Teaching children about voting, elections and politics

Date Posted: 13/06/2017

Beamish Suffragette activity

Getting young people engaged with politics isn't easy. However, there are several school trips available across the UK that are designed to bring the subject to life, for all age groups.

One of the big stories that has come out of the 2017 general election is that turnout for young voters has increased. 

On Friday 9th June Sky News reported that 66.4% of 18 to 24 year olds turned up to vote in the 2017 general election, compared to 43% in 2015. 

The same day, The Telegraph published a news article under the headline 'How young people swung the election for Labour'. 

Below, we suggest some school trips to help pupils understand politics.

Parliament, London

The UK parliament offers an education service for pupils aged five to 18. Workshops and learning sessions take place in a dedicated Parliamentary Education Centre, which features learning rooms and augmented reality experiences. 

A Representation and Voting tour is available for pupils aged seven to 18. The experience begins with a tour of the Palace of Westminster and continues with a series of interactive learning sessions. 

Pupils aged seven to 16 will have the opportunity to take part in a mock general election and experience what it's like to be both a candidate and a voter. Older pupils, meanwhile, will explore the concept of democratic representation and debate the pros and cons of various alternative voting systems.

National Justice Museum, Manchester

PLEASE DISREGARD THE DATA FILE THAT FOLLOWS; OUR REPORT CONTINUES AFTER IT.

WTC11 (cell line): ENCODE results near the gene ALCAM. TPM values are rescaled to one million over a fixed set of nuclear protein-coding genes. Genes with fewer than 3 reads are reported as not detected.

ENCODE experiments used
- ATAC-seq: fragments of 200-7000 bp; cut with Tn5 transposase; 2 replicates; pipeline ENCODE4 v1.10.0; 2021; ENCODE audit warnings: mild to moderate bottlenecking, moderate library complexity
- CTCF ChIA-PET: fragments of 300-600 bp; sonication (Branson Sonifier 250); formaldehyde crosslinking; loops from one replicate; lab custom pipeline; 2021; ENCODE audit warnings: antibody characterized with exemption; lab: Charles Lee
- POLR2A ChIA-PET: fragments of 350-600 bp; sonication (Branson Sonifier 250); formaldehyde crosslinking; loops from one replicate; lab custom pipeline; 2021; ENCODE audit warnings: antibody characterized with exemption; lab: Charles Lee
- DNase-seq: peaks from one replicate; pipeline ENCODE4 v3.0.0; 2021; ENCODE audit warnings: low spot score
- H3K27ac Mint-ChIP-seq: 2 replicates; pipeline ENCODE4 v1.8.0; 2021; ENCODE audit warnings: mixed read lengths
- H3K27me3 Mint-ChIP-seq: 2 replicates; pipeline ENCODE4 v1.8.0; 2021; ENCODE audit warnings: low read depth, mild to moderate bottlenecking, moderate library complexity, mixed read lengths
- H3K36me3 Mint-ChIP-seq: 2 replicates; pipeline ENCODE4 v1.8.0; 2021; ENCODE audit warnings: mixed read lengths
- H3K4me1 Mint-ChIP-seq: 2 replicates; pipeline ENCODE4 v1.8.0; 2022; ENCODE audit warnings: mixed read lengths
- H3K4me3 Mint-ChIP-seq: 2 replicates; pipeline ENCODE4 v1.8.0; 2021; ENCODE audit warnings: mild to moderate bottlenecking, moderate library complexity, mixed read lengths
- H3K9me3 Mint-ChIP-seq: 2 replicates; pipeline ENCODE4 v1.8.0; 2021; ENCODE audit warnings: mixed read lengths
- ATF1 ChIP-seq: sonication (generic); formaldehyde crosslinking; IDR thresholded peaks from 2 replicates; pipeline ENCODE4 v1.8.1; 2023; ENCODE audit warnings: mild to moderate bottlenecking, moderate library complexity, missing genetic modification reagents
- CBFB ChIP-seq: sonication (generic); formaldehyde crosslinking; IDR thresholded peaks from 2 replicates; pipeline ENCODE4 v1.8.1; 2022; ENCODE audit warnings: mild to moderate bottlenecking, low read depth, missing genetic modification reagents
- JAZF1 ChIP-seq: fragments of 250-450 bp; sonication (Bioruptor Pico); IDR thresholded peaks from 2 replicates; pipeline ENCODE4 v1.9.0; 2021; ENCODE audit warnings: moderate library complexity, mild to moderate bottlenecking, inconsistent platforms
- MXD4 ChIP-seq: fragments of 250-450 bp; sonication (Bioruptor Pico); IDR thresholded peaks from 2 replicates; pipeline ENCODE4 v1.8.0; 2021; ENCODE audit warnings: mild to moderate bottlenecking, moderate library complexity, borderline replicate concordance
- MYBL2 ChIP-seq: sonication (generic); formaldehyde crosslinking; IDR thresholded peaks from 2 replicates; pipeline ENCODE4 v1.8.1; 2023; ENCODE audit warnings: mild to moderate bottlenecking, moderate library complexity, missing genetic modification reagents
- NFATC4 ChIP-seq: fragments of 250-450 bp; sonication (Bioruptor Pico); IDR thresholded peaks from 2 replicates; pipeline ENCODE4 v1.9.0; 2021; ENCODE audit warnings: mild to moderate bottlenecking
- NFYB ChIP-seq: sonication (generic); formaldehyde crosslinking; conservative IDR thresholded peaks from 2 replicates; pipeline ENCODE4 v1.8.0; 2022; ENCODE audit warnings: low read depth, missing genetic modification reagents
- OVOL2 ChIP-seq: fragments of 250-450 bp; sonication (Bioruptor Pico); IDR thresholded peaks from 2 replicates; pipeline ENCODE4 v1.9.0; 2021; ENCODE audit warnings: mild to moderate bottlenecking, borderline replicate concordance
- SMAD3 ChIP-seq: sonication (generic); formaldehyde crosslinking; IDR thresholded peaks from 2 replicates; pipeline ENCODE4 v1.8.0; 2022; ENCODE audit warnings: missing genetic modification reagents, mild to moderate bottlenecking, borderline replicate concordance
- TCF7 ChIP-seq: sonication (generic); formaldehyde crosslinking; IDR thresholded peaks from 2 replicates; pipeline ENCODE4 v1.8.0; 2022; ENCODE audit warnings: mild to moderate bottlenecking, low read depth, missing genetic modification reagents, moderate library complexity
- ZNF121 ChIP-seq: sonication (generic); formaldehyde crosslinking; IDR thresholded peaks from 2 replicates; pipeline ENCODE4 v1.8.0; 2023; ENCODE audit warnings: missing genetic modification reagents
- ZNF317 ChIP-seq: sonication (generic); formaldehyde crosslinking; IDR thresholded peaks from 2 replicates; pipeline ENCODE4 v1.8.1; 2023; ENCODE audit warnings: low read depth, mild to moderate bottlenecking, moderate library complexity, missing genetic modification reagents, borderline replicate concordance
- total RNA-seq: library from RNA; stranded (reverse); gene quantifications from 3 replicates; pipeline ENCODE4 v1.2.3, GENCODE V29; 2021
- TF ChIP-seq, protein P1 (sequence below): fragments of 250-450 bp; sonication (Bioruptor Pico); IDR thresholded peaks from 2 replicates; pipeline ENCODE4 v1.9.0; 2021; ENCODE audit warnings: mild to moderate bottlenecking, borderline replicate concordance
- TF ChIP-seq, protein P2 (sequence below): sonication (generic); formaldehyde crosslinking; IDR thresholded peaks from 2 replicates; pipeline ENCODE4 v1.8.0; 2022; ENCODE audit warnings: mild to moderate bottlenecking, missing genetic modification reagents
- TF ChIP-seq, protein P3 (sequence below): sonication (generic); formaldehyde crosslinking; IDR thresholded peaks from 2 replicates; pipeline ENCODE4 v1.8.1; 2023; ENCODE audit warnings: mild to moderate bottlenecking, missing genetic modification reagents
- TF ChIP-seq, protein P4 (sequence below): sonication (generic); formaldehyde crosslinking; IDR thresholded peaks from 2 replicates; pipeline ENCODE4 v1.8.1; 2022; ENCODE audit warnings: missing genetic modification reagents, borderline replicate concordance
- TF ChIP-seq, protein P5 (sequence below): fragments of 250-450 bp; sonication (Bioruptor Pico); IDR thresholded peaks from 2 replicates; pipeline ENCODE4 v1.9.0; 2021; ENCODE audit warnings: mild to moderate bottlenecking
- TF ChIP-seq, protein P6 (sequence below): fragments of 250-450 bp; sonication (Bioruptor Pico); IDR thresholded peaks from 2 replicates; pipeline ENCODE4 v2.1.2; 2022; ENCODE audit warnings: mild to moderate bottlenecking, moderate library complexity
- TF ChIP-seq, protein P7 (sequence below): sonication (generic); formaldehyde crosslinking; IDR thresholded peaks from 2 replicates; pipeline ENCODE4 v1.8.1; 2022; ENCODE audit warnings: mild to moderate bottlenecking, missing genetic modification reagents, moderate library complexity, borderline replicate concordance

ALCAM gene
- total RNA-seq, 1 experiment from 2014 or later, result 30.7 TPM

You can introduce pupils to the origins of votes for women at The National Justice Museum. The museum runs a two-part study day for Secondary school children that teaches them about the Suffragette movement. 

The experience takes place at the People's History Museum in Manchester and Manchester Crown Court and uses performance, interactive drama sessions and gallery explorations to teach students about the votes for women campaign and life in the 1800s. 

The course links to the curriculum in History, Drama, English, PSHE, and Citizenship. 

York Castle Museum, York

York Castle Museum offers a workshop for Key Stage 1 that helps pupils discover what it meant to be a suffragette, and teaches children about the contribution that Emily Davidson made to the quest for women's rights. As part of their experience pupils get to dress up in period costumes and go on a Suffragette march. 

Blenheim Palace, Oxfordshire

One of Britain's most revered prime ministers was born at Blenheim Palace in Oxfordshire. In fact, there is now a permanent exhibition on display that offers an insight into both the private and political life of famous war time leader, Sir Winston Churchill. 

Visiting pupils will be able to follow a timeline, on which some of Churchill’s most important political decisions are highlighted and explained. There's also a memorial garden at the site, and a Walk in Churchill's Footsteps trail is available. 

Beamish, County Durham 

Beamish runs a campaign and debate session for Key Stage 3 pupils that's themed around the Suffragette movement. As part of the experience pupils change into costume and hold a rally in the town. 

Half the class will take on the role of Suffragettes and the other half will play opposers to the cause. The session will end in a debate between the two sides. 

Pictured: Children taking part in a Suffragette activity at Beamish.

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